However, Jakob is a contrary sort of fellow, and he knows that Martha is wholly innocent. As does Simon. As does Magdalena, the Hangman’s daughter. In Simon’s eyes Magdalena is delectable, with both brains and beauty. Sometimes in concert, and sometimes in conflict, the three problem-solvers seek clues and hypotheses to explain the children's murder to save Martha. Spoiling all their good work is the Devil, a being with a bone hand!

    Judith Umbach

    Conspiracy or... what? (Part II)

    by Jasna - 0 Comment(s)

    They were famous, beautiful and they died young: Marilyn Monroe was an iconic actress and the ultimate female sex-symbol of her time, and JFK was a charismatic, handsome US president, known for his thing for beautiful women. They had been in a relationship, and they died within 18 months of each other. Officially, she took a lethal dose of sleeping pills, and he was assassinated by a single gunman, but...

    Head shot: the science behind the JFK assassination by Paul G. Chambers

    After more than four decades and scores of books, documentaries, and films on the subject, what more can be said about the assassination of President John F. Kennedy? A great deal, according to physicist and ballistics expert Dr. G. Paul Chambers.

    In this provocative, rigorously researched book, Chambers presents evidence and compelling arguments that will make you rethink the entire sequence of terrible events on that traumatic day in Dallas.

    Drawing on his fifteen years of experience as an experimental physicist for the US Navy, Chambers demonstrates that the commonly accepted view of the assassination is fundamentally flawed from a scientific perspective. The physics behind lone-gunmen theories is not only wrong, says Chambers, but frankly impossible.

    -from NoveList

    11/22/63 by Stephen King

    Like the similarly sprawling Under the Dome (2009), this novel was abandoned by King decades ago before he took another shot, and perhaps that accounts for both novels’ intoxicating, early-King bouquet of ambition and swagger. In this distant cousin to The Dead Zone (1979), Jake Epping is living a normal schoolteacher’s life when a short-order cook named Al introduces him to a time warp hidden in a diner pantry—leading directly to 11:58 a.m., September 9, 1958. Al’s dying of cancer, which means he needs a successor to carry out his grand mission: kill Lee Harvey Oswald so that the 1963 JFK assassination never happens. Jake takes the plunge and finds two things he never expected: true love and the fact that “the obdurate past” doesn’t want to change. The roadblocks King throws into Jake’s path are fairly ingenious—some of them are outright gut-punches—while history buffs will dig the upside-down travelogue of Oswald’s life...

    -from NoveList

    The Third Bullet by Stephen Hunter

    Bob Lee Swagger (Dead Zero) was 17 when John F. Kennedy was assassinated, but now he has the opportunity to find out what really happened that terrible day in Dallas. Though he's become a cranky old man, he remains a cunning, lethal adversary. When a woman claims that her husband was killed because he was writing a book about JFK, Swagger doesn't believe her. But when someone tries to kill Swagger using the same MO, the chase is on. Swagger investigates and realizes there might have been a second shooter, but who was he and why did he do it? VERDICT A fresh take on JFK's assassination makes for the ultimate thriller, and Hunter writes with great skill. Although maybe a little too meticulous and technical for many, it is still highly recommended for JFK fans, conspiracy theorists, and anybody who likes good writing and an engaging thriller.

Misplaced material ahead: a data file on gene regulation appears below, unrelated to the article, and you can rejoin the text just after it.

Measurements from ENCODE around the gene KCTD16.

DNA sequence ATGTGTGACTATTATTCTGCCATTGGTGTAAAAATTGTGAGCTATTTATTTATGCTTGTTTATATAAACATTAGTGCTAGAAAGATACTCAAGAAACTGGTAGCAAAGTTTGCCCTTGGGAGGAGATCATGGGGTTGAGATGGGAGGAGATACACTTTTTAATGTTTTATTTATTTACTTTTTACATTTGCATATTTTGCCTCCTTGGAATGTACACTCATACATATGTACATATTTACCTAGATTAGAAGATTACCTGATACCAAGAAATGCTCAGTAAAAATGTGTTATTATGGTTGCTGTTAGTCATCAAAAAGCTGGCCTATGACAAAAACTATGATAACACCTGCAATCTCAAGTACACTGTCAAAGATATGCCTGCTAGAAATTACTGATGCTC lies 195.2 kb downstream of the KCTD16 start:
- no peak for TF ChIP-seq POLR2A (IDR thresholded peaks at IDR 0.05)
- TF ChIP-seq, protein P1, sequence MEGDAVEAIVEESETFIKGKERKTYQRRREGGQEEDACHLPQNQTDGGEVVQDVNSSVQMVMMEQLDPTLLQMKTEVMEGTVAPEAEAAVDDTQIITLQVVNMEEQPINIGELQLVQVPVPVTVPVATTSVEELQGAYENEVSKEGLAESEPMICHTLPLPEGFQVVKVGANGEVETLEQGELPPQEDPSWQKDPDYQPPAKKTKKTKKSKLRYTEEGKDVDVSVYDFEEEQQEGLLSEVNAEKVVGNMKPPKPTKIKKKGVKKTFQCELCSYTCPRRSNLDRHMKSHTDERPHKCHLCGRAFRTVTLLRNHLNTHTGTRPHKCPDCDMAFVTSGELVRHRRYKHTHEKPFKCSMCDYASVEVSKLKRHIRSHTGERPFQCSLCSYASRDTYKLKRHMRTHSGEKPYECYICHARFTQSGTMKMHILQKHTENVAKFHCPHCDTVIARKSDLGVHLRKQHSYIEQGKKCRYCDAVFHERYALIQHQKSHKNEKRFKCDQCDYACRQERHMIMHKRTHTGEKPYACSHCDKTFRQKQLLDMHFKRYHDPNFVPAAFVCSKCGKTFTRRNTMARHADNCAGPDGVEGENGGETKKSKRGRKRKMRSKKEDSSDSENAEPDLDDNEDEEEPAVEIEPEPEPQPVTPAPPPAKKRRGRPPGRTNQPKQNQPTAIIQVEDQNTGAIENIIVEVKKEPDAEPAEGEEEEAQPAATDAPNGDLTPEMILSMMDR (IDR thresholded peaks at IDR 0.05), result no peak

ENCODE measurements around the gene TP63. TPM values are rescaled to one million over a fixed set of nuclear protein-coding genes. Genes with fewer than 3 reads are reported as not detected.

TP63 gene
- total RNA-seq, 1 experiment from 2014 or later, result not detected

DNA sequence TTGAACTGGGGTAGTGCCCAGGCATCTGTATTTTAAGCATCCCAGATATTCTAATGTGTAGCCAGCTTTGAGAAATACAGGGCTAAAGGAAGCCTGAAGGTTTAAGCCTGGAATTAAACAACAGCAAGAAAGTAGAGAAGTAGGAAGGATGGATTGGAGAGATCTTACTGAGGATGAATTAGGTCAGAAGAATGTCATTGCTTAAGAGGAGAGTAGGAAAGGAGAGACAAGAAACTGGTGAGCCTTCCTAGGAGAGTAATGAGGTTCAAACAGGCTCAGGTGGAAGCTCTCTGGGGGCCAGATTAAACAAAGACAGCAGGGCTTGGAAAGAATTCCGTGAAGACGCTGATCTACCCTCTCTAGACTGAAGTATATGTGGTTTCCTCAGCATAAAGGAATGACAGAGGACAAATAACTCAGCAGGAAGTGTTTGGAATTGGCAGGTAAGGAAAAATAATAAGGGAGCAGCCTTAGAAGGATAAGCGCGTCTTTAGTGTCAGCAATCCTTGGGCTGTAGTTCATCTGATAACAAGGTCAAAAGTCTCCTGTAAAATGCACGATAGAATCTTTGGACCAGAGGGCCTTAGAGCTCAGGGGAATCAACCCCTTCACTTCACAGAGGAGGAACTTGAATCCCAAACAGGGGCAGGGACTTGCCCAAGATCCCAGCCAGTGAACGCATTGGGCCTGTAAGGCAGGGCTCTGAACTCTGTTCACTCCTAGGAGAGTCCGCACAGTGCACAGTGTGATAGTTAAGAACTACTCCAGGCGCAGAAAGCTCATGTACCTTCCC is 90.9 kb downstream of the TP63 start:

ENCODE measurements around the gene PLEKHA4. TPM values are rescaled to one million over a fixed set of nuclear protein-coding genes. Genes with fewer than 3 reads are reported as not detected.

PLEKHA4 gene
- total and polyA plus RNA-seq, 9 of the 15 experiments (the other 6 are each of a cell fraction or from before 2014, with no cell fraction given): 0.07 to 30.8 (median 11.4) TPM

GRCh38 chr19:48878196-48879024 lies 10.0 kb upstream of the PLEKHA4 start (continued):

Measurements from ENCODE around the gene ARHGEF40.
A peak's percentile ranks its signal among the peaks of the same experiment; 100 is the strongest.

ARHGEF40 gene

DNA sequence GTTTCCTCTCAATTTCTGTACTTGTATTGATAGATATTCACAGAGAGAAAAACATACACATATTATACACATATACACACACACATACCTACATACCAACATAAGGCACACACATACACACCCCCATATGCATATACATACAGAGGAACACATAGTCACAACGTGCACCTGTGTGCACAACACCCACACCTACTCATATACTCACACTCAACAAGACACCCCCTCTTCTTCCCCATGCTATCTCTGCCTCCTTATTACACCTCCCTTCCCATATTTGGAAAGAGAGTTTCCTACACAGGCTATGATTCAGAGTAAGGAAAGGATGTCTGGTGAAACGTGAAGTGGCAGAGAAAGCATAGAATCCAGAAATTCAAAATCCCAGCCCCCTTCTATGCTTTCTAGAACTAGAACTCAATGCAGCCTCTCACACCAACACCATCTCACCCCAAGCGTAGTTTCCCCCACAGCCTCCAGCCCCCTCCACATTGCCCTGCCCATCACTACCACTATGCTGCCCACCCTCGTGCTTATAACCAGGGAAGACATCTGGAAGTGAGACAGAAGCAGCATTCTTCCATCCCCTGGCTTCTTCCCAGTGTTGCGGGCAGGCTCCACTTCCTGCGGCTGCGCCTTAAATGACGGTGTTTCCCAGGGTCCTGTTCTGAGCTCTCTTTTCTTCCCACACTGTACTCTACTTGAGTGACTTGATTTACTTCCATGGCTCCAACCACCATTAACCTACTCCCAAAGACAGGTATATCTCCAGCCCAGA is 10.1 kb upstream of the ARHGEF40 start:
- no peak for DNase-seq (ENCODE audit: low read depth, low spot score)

-from NoveList

    Marilyn's last words: her secret tapes and mysterious death by Matthew Smith

    Many prominent figures who investigated Marilyn Monroe’s death believed she was killed, though few went on record. From the forensic evidence suggesting she was drugged, to the massive discrepancies in the official reports, Smith sifts through thousands of documents, interviews and never-before-revealed confidential tapes Monroe made days before her death. Two suspects emerge: Robert and John F. Kennedy, and the CIA. Monroe had affairs with RFK and JFK, and Smith believes those liaisons led to her death… Smith's research is intriguing, but his reasoning specious. If the CIA wanted to implicate the Kennedys in murder, why make it look like suicide?

    -from NoveList

    So, conspiracies or what? You decide...

    Conspiracy or... what?

    by Jasna - 0 Comment(s)

    Did Jesus survive crucifixion? What happened to the famous Templar treasure? Did Marilyn Monroe overdose or was she killed? Why did the assassination of JFK provoke such an unprecedented public response that has never stopped challenging the official version of his death expounded in the Report of the Warren Commission?